A podcast in which I discuss the merits and limits of Ning with Pat Thornton

I spent 20 minutes or so talking about Wired Journalists and Ning with Pat Thornton last week for a BeatBlogging.org podcast.

Here are some highlights from Pat’s list of questions:

  • Would you choose Ning again if you could start over?
  • How specific should a topic be for a Ning site to be specific?
  • How many users are needed for a quality Ning network?
  • How do you get the most out of Ning?
  • What tips or tricks do you have for people interested in setting up a network?

I hope I did a relatively decent job of answering those, or at the very least, explaining the easiest way to find the answers to those questions.

You’ll hear mentions of a few Ning-powered social networks at newspapers, including Your Santa Cruz Sports and School Matters (in Knoxville, TN).

What don’t we know about news organizations using Ning?  Say so in the comments at BeatBlogging.org.

2000 strong at Wired Journalists

So many milestones this week…

Here’s another one:  Wired Journalists now has more than 2000 members.

The Ning-powered social network that Howard Owens, Zac Echola, and I created back in January has exceeded our expectations, in terms of numbers, interaction, community, and the learning/teaching that’s going on there.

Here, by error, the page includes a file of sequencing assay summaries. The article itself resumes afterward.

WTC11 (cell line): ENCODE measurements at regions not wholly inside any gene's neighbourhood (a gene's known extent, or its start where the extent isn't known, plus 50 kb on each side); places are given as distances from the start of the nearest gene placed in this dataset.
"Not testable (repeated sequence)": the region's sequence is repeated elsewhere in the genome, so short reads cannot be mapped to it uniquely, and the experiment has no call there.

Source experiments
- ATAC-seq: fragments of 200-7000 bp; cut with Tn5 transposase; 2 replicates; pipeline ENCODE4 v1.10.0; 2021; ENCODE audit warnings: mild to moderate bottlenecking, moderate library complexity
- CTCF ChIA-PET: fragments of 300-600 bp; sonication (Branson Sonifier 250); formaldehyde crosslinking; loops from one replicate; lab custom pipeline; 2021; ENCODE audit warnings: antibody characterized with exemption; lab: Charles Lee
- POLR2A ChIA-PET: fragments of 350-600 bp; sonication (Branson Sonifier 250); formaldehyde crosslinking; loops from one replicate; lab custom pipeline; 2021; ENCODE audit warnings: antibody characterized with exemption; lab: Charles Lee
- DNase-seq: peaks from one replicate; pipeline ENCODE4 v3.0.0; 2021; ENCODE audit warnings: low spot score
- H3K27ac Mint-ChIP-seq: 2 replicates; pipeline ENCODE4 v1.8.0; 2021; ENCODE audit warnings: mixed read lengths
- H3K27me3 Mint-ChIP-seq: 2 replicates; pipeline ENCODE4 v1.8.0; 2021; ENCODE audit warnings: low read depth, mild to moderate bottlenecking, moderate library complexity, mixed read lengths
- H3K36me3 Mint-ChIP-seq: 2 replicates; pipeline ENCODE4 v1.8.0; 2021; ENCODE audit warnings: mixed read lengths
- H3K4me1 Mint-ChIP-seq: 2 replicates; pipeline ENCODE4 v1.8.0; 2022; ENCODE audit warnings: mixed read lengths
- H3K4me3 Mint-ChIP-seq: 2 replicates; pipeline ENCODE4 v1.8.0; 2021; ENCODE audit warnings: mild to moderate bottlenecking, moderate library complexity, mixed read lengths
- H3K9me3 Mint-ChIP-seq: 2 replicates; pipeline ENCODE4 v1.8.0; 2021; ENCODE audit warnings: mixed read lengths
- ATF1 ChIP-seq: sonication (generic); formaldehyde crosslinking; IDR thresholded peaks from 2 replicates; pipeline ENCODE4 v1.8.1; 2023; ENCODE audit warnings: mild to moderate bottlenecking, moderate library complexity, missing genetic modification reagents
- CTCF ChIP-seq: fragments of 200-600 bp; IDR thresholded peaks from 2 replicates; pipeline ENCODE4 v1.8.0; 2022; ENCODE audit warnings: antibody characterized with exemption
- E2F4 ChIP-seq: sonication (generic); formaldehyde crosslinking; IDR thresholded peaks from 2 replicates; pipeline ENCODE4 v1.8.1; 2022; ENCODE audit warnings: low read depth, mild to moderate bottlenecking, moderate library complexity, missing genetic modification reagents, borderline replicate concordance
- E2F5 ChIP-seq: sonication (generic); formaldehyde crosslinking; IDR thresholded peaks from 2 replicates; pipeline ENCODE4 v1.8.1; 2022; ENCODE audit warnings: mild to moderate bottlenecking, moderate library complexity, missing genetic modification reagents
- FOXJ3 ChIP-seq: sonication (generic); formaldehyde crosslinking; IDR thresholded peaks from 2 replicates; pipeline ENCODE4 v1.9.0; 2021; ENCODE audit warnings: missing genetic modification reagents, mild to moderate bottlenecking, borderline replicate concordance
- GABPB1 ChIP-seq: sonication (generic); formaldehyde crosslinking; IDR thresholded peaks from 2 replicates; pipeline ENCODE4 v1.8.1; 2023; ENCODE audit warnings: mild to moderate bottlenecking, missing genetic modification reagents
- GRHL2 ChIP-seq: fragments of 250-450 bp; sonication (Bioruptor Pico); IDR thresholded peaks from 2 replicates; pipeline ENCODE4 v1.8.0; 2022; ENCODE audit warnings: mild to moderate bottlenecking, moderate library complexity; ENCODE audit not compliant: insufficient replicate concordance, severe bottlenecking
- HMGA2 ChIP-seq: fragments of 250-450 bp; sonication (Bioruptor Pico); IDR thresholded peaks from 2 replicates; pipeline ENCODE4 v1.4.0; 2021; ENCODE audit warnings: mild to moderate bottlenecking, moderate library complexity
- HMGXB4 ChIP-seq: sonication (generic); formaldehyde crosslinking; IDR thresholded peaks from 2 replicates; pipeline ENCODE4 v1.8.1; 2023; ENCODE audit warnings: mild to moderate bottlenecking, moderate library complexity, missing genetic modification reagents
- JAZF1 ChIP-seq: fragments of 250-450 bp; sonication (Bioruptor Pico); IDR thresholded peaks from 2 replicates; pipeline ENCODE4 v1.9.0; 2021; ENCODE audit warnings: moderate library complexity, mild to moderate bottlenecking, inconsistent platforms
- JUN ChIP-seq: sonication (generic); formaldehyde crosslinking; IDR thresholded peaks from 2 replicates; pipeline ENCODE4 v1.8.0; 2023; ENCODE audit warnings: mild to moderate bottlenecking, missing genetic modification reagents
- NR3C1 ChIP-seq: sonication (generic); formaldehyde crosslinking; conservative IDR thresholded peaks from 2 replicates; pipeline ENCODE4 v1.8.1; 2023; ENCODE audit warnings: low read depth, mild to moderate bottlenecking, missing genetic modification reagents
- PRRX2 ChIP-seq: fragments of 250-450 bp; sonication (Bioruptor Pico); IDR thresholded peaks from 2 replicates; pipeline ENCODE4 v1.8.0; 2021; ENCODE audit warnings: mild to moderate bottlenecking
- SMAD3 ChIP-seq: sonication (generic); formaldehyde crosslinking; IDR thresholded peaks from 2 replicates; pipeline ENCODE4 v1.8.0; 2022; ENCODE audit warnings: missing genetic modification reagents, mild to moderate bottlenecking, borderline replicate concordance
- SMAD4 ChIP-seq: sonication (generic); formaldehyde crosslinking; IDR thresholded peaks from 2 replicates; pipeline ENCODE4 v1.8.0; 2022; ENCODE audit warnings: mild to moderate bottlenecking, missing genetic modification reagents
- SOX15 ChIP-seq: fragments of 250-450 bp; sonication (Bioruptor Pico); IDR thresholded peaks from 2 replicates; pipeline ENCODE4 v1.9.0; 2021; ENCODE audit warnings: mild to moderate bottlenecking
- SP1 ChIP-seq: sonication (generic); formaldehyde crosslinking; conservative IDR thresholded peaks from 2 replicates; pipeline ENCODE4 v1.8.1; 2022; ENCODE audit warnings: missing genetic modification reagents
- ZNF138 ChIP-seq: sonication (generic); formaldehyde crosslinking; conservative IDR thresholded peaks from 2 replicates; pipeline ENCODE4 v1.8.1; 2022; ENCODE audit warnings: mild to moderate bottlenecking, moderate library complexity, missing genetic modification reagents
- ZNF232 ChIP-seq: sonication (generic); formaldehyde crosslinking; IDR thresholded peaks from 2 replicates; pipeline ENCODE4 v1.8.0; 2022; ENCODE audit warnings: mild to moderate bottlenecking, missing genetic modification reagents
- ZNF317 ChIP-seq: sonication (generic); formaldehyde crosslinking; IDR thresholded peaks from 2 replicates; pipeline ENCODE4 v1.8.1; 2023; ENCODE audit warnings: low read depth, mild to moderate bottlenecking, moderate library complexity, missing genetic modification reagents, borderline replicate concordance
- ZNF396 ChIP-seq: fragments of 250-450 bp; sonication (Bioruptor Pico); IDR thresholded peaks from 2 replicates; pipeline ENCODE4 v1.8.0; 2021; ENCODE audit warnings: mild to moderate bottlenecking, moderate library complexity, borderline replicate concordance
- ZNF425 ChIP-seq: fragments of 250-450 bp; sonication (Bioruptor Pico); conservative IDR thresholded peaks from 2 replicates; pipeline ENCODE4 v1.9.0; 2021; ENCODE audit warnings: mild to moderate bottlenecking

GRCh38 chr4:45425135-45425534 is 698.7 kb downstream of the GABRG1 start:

Plus, it’s really bringing some people out of the woodwork.

I’m talking about beatbloggers like Matt Neznanski and Web staff from smaller papers, like Carlos Virgen from Walla-Walla.

Jay Rosen has been talking about using Wired Journalists as a pool of talent to find reporters and editors and bloggers like Matt and Carlos as they bubble up to the surface of the network, and I’m excited about the possibilities.

We created Wired Journalists to connect the non-wired with the wired, to give everyone a place to speak freely about online news and experimentation on the Web, as it’s happening in newsrooms around the world.

I think what we’ve learned, in the first 120 days and 2000 members, is that not only are there thousands of journalists out there ready to improve their craft and expand their skillset, but that journalism is alive and well around the world, in all demographic groups.

In recent days, I’ve seen members at Wired Journalists from Iran, I’ve seen a French version of the network, I’ve seen high school journalism students join the network to extend their education, and I’ve seen entire television news staffs join up over the course of a day or two. (What’s up, Topeka?)

So, thank you.

Thank you for answering the call to join Wired Journalists and thank you for helping each other learn about what’s next for journalism.